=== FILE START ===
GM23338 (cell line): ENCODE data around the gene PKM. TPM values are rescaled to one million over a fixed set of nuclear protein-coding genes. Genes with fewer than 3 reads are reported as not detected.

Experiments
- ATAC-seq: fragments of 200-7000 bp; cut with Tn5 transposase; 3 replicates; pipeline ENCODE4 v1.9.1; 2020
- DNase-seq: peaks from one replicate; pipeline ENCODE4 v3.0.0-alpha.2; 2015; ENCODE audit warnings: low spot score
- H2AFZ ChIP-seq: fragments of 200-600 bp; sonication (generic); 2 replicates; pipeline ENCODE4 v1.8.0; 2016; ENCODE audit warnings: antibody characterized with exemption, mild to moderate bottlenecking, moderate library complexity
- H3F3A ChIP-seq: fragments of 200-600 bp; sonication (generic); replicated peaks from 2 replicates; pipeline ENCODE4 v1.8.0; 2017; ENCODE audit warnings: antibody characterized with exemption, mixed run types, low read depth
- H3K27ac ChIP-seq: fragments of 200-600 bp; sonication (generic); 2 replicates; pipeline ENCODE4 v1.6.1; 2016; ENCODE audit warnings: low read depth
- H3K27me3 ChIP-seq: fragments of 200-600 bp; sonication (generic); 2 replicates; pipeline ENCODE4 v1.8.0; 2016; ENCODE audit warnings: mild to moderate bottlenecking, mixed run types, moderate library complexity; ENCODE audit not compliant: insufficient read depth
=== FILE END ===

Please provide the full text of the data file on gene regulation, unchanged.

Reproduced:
GM23338 (cell line): ENCODE data around the gene PKM. TPM values are rescaled to one million over a fixed set of nuclear protein-coding genes. Genes with fewer than 3 reads are reported as not detected.

Experiments
- ATAC-seq: fragments of 200-7000 bp; cut with Tn5 transposase; 3 replicates; pipeline ENCODE4 v1.9.1; 2020
- DNase-seq: peaks from one replicate; pipeline ENCODE4 v3.0.0-alpha.2; 2015; ENCODE audit warnings: low spot score
- H2AFZ ChIP-seq: fragments of 200-600 bp; sonication (generic); 2 replicates; pipeline ENCODE4 v1.8.0; 2016; ENCODE audit warnings: antibody characterized with exemption, mild to moderate bottlenecking, moderate library complexity
- H3F3A ChIP-seq: fragments of 200-600 bp; sonication (generic); replicated peaks from 2 replicates; pipeline ENCODE4 v1.8.0; 2017; ENCODE audit warnings: antibody characterized with exemption, mixed run types, low read depth
- H3K27ac ChIP-seq: fragments of 200-600 bp; sonication (generic); 2 replicates; pipeline ENCODE4 v1.6.1; 2016; ENCODE audit warnings: low read depth
- H3K27me3 ChIP-seq: fragments of 200-600 bp; sonication (generic); 2 replicates; pipeline ENCODE4 v1.8.0; 2016; ENCODE audit warnings: mild to moderate bottlenecking, mixed run types, moderate library complexity; ENCODE audit not compliant: insufficient read depth